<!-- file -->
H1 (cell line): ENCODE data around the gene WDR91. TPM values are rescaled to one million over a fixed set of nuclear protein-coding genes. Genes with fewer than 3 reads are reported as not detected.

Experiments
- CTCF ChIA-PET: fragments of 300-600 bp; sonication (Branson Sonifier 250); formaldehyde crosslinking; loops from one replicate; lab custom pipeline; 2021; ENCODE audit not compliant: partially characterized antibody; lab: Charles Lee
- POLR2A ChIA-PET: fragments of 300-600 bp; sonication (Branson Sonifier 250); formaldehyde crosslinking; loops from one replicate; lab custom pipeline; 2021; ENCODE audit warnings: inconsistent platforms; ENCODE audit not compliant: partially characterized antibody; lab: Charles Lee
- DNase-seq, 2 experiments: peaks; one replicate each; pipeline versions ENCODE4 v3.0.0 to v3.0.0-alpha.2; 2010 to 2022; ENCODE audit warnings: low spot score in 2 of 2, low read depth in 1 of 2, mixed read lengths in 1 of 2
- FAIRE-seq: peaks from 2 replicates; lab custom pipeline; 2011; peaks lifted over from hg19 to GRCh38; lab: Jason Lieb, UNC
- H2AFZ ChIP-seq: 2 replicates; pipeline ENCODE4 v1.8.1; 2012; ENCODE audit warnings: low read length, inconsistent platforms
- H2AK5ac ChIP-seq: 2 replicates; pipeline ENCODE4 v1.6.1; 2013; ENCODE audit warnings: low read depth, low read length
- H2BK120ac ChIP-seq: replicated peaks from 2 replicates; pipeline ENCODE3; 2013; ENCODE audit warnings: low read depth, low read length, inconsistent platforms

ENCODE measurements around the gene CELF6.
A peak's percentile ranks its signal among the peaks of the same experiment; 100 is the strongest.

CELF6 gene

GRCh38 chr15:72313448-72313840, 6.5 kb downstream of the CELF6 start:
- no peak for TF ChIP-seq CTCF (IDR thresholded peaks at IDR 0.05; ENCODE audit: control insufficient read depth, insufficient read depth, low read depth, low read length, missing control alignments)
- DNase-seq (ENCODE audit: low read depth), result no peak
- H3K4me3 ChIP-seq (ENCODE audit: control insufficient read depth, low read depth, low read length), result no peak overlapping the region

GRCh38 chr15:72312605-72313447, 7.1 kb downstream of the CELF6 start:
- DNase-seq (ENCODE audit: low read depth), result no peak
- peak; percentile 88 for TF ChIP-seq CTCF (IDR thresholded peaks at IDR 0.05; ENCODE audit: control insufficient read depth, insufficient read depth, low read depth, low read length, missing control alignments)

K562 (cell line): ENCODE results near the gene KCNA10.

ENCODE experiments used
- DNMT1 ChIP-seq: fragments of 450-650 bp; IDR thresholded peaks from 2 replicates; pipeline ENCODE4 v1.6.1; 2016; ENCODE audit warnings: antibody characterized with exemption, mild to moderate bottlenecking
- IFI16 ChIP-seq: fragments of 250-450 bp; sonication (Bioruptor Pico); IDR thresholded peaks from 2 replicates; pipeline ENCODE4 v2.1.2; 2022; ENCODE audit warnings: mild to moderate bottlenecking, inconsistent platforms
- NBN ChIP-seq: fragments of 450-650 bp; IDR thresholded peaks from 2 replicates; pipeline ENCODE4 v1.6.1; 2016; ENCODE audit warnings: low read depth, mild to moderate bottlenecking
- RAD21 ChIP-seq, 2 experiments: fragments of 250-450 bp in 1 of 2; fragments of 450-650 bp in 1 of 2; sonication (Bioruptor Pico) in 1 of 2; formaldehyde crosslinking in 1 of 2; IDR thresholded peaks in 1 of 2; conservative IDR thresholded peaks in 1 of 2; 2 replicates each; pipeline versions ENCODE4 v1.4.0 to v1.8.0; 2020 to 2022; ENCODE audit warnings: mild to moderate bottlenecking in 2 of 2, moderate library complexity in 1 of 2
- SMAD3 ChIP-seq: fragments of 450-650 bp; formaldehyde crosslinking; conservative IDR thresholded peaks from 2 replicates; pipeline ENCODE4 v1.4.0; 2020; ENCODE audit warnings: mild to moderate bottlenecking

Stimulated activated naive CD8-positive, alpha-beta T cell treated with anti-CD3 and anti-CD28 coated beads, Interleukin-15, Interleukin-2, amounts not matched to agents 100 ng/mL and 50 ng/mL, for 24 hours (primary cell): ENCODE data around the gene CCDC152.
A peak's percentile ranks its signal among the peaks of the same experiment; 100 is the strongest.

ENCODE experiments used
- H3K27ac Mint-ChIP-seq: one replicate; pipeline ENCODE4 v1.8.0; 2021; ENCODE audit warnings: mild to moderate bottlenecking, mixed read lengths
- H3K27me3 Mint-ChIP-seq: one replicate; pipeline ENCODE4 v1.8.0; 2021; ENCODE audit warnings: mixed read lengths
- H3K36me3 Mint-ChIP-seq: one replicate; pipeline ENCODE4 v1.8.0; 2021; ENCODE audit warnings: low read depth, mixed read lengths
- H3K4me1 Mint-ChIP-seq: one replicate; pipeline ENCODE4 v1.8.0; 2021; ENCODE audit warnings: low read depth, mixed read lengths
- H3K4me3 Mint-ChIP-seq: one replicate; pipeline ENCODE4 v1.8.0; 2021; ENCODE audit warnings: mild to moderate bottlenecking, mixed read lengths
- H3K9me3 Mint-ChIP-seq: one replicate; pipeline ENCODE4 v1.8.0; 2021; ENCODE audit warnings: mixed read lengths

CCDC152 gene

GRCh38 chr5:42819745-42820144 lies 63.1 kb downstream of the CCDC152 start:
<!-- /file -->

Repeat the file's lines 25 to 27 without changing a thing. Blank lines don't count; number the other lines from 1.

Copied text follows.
- RAD21 ChIP-seq, 2 experiments: fragments of 250-450 bp in 1 of 2; fragments of 450-650 bp in 1 of 2; sonication (Bioruptor Pico) in 1 of 2; formaldehyde crosslinking in 1 of 2; IDR thresholded peaks in 1 of 2; conservative IDR thresholded peaks in 1 of 2; 2 replicates each; pipeline versions ENCODE4 v1.4.0 to v1.8.0; 2020 to 2022; ENCODE audit warnings: mild to moderate bottlenecking in 2 of 2, moderate library complexity in 1 of 2
- SMAD3 ChIP-seq: fragments of 450-650 bp; formaldehyde crosslinking; conservative IDR thresholded peaks from 2 replicates; pipeline ENCODE4 v1.4.0; 2020; ENCODE audit warnings: mild to moderate bottlenecking

Stimulated activated naive CD8-positive, alpha-beta T cell treated with anti-CD3 and anti-CD28 coated beads, Interleukin-15, Interleukin-2, amounts not matched to agents 100 ng/mL and 50 ng/mL, for 24 hours (primary cell): ENCODE data around the gene CCDC152.